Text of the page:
Nunes B, Lopes J, Relvas-Silva M, Alves H, Vardasca R, et al. (2019) Shoulder Infrared Thermography in Chronic Rotator Cuff Tears - Temperature Assessment and Variation in Affected and Non-Affected Shoulders. Int J Sports Exerc Med 5:120.


© 2019 Nunes B, et al. This is an open-access article distributed under the terms of the Creative Commons Attribution License, which permits unrestricted use, distribution, and reproduction in any medium, provided the original author and source are credited.

RESEARCH ARTICLE | OPEN ACCESS DOI: 10.23937/2469-5718/1510120

Shoulder Infrared Thermography in Chronic Rotator Cuff Tears - Temperature Assessment and Variation in Affected and Non-Affected Shoulders

Bernardo Nunes, MD1*, Jorge Lopes, MD1, Miguel Relvas-Silva, MD1, Hélio Alves, MD2, Ricardo Vardasca, PhD3 and Manuel Gutierres, PhD1

1Orthopaedics and Traumatology Department, University of Porto, Portugal

2Faculty of Medicine, University of Porto, Portugal

3Inegi-Laeta, Faculty of Engineering, University of Porto, Portugal



Chronic Rotator Cuff Tears (RCT) are a common and disabling condition. Local tissue changes may be assessed by Infrared Thermography (IRT). It was hypothesized that IRT might provide useful information for diagnosis of chronic RCT, yielding lower local skin temperatures.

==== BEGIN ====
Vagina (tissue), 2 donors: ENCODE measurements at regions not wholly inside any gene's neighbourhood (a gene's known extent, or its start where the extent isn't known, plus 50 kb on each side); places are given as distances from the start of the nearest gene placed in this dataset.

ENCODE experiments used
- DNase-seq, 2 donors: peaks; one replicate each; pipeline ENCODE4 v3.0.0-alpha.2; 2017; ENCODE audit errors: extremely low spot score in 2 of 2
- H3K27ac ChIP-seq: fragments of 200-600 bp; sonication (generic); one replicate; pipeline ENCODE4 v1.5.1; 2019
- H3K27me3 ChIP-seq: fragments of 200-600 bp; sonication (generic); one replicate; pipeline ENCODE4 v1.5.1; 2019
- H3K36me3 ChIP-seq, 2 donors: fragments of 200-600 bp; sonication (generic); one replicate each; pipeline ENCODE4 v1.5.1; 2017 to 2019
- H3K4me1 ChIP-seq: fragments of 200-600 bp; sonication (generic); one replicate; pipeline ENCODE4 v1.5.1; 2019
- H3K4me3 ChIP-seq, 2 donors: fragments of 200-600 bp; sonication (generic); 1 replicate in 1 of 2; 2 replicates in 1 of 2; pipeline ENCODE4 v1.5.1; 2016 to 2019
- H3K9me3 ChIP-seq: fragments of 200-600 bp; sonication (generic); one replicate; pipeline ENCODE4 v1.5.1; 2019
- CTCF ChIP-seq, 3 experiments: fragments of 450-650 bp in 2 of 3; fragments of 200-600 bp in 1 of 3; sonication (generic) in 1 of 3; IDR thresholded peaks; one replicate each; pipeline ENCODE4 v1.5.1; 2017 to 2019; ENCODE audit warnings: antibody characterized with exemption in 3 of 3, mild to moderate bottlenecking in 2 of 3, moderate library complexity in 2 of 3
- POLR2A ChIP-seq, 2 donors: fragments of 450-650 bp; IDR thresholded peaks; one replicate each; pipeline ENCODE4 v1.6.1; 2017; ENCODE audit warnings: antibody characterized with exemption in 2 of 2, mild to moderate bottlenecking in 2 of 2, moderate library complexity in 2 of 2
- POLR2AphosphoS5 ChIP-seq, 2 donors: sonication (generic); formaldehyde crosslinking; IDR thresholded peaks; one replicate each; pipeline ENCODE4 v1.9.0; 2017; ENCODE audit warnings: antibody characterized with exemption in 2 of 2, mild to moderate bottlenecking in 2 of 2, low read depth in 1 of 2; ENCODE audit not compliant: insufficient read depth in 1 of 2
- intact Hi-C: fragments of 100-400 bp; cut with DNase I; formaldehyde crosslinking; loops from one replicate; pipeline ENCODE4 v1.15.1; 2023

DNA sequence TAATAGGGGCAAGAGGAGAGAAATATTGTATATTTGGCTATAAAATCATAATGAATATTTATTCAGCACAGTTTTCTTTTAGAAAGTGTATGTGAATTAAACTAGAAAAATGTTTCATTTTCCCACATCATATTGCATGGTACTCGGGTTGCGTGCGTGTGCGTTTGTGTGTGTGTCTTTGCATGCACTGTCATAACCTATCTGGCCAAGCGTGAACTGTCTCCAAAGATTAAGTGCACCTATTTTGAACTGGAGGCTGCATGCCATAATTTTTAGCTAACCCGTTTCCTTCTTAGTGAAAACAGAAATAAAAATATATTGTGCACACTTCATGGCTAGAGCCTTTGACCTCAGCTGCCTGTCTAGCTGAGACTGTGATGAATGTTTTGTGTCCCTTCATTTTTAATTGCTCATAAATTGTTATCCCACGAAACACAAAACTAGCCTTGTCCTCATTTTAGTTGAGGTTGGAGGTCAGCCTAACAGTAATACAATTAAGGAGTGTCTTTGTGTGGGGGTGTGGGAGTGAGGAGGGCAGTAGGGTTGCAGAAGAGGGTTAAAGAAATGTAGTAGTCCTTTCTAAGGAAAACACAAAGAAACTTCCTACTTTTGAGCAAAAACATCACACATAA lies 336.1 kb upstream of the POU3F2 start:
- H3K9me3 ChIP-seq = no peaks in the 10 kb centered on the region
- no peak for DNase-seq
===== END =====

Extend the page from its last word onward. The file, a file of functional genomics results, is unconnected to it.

Included patients consisted of adults with chronic primary RCT (> 3 months). Demographics and occupation were recorded. An IRT protocol was used, at rest and after exercise, for both affected and contralateral shoulder. Frontal, dorsal and lateral views were used, and Regions of Interest (ROI's) were defined in the topography of the main rotator cuff tendons. Three independent observers assessed temperature, and concordance analysis was performed. Significant temperature variation was defined as 0.5 ℃.


52 patients - 16 males and 36 females - were evaluated, mean age 56 ± 1.3 years old. Inter-observers' concordance was greater than 95%. A slight decrease in temperature was verified after the exercise protocol in affected and contra-lateral shoulders, but this was less than 0.5 ℃. Comparing the skin temperature of affected shoulders and contralateral temperatures, no significant differences were revealed, both at rest or after exercise.


The obtained results demonstrated IRT as highly reproducible. A small decrease in skin temperature after exercise has been related to peripheral vasoconstriction, and this was confirmed in both affected and non-affected shoulders. Nevertheless, it was expected on affected shoulders a lower baseline and after exercise skin temperatures, which was not confirmed, as no significant difference was found between groups. As such, the role of IRT as complimentary mean of diagnosis is yet to be established in RCT.